I used to complain about the failure of some philosophers who work on free will to take seriously foundational work in the philosophy of action. I used to also complain that some philosophers of action failed to recognize the connections between some of their views and other commitments in the philosophy of mind. I have not stopped complaining about either (after all, one’s views about say, the nature of intentional action will most likely make certain options in the free will debate and in debates over the metaphysics of mind closed to one). But I have since realized that it is important for us to go further.

I once expressed my concerns about people working on free will failing to take seriously foundational questions in the philosophy of action to a metaphysician friend. He responded by noting how one’s views on questions in metaphysics related to foundational ontology and the metaphysics of causation were no less important. I soon came to the conclusion that my friend was correct. Since then, I have urged people I know who work in the philosophy of action to be more explicit about some of the ontological commitments of their theories of action and (for those who tell causal stories about action and agency) to be more explicit about their assumptions regarding the metaphysics of causation. By sorting out, say, one’s metaphysics of causation, one is in a better position to recognize whether or not one can tell a causal story about something like agential guidance. This is all to say that I would like to see philosophers of action be a bit more ontologically serious. There already are some fine examples of people whose work exhibits this quality. Recent essays by Timothy O’Connor, Rowland Stout, Michael Brent, Helen Steward, E. J. Lowe, Randolph Clarke, Helen Beebee, Stephen Mumford and Rani Anjum, John Heil, and Erasmus Mayr stand out. There are others. I hope we see more work like theirs in the future.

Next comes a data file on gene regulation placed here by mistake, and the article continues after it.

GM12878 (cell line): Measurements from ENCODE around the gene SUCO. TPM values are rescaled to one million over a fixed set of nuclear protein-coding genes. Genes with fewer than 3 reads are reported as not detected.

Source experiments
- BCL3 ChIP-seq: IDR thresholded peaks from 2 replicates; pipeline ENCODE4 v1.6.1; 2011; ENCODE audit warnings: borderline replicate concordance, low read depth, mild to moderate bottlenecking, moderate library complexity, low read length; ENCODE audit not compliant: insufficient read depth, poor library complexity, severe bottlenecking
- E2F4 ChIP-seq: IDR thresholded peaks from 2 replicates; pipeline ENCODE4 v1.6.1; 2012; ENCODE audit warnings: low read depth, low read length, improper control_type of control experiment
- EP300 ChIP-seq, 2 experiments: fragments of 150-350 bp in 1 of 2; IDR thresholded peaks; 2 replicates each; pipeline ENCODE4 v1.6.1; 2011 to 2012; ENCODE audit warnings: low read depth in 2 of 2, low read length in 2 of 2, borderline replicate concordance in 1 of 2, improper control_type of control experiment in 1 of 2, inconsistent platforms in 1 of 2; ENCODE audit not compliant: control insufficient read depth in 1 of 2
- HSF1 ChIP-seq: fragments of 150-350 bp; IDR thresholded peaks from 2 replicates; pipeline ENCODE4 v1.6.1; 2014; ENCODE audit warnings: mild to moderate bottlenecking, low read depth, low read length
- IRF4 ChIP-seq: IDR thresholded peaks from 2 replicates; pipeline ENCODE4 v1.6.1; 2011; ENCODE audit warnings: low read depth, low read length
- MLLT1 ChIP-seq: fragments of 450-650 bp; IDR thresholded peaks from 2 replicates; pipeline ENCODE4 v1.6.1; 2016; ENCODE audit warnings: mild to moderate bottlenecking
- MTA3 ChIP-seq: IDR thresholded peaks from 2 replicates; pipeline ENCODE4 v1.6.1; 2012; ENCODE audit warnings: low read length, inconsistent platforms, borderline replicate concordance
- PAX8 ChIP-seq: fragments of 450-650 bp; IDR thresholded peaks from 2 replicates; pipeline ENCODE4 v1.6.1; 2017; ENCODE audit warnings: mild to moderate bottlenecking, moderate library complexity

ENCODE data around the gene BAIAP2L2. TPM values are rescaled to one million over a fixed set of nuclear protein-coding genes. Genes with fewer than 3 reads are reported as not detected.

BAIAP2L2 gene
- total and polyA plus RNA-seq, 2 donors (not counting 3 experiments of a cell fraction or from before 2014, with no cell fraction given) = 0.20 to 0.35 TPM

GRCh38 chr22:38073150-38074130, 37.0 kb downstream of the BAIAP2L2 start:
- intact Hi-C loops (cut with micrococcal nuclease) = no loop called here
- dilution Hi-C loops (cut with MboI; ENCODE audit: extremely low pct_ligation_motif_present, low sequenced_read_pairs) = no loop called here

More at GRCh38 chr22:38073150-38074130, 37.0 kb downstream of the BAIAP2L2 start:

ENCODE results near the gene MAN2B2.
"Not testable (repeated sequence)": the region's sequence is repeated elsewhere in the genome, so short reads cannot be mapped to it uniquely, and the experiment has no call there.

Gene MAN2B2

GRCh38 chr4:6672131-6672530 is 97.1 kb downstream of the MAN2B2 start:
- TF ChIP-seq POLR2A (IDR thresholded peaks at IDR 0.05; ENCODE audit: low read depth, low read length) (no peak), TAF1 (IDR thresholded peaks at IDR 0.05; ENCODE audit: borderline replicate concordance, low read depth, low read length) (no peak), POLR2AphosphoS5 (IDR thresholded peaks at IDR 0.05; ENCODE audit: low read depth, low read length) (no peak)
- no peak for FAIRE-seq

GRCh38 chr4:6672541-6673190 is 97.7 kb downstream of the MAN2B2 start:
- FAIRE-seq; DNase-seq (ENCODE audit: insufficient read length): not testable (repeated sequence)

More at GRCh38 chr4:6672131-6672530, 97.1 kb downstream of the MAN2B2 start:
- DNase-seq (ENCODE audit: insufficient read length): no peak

2018 May 26

Many thanks to Prof Buckareff for his answers!

Visit us again in a week, on the 2nd June, for our next set of answers.